If you grow roses, you may have noticed the ornamental red or orange rose hips that are currently putting on a show in the garden. These are the edible fruits that develop after the bloom fades.
To the gardener looking for one last fruit to harvest, these hips are packed with vitamin C and can be used to make tea, jelly and a folk remedy for sore throats and colds.
Of course, you wouldn’t want to harvest rose hips from plants that were heavily sprayed with pesticides during the growing season.
For the crafter, hips are an inexpensive and colorful way to decorate wreaths and garlands for the holidays ahead. And a bird watcher might like to grow roses and leave the hips on the bush to provide nourishment for migrating birds and winter food for songbirds.
For culinary purposes, the time to harvest is after the first frost. Nearly all roses produce hips, but the tastiest are produced by the rugosa rose, whose flavor has been likened to that of cranberries. If you get serious about using hips in the kitchen, consider that rugosas bear the largest fruits, up to 1 inch in diameter. The hips of wild roses — which can also be harvested — are much smaller.
A rose hip is what develops after a rose flower is pollinated. It contains the plant’s seeds. You can tell the ripeness by the hardness and color, most often red or orange but it can also be purple or black. A ripe hip is soft to the touch and slightly wrinkled.
To clean a hip, trim off the stem and blossom ends. Slice each hip in half and remove the seeds and all the fine hairs around the seeds, as these can be an irritant. The riper the hips, the easier to clean and the sweeter the fruits.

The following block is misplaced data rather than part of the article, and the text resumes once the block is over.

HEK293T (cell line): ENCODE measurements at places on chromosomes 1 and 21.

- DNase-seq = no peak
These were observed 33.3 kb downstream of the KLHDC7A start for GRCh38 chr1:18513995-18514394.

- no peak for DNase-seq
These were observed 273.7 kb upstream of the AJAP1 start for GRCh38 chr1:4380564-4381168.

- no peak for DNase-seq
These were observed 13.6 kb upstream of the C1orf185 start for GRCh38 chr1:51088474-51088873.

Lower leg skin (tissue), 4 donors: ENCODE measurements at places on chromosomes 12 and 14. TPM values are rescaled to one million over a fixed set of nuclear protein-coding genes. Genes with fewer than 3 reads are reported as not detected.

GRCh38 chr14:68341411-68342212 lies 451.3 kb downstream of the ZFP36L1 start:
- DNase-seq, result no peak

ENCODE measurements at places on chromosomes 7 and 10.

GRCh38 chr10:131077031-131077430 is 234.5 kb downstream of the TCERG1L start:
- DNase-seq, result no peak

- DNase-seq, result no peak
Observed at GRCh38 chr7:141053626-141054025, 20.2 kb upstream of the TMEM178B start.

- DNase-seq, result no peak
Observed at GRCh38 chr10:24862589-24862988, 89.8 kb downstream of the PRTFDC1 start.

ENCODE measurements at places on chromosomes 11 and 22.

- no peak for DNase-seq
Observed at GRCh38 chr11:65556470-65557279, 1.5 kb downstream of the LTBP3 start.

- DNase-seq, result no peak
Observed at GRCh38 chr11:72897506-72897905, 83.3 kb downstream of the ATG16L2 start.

If you plan to use them in crafts, harvest when the hips are at full color and while the flesh is still hard. They can be used to make Christmas-tree garlands or for wreaths. To string a garland, use a large, sharp needle and dental floss. Once it has been strung, hang the garland in a dark closet to gradually dry.
Rose hips have been used in applesauce, stew, bread and pie. There are dozens of recipes on the Internet. In “Backyard Medicine,” a new book by Julie Bruton-Seal and Matthew Seal, there is a recipe for wild rose hip vinegar, which can be used on salads or as a remedy for a sore throat.
To make the vinegar, put 20 to 30 rose hips in a jar and cover with apple cider vinegar. Leave on a sunny window sill for about a month, then strain and bottle.
For sore throats, mix a tablespoon of vinegar with a little warm water, gargle and swallow. To treat a cold, the Seals suggest making a drink using a tablespoon of rose hip vinegar in a mug of hot water, sweetened to taste with honey.
Drying for tea
To dry rose hips for a tea, spread them out on a clean surface until the skins begin to shrivel. Then split the hips and take out the seeds and all the hairs that cover the seeds. Once they are cleaned, leave the hips to dry completely before storing in the freezer. When you want a cup of vitamin rich tea, add 4 to 8 hips to a mug of hot water and enjoy.
Just a note, if you don’t have any rose hips on your roses, perhaps you pruned the rose blossoms as they began to fade, a common practice that produces more flowers during the growing season. If the spent flowers are left to ripen, rose hips will form on the tips of the stems.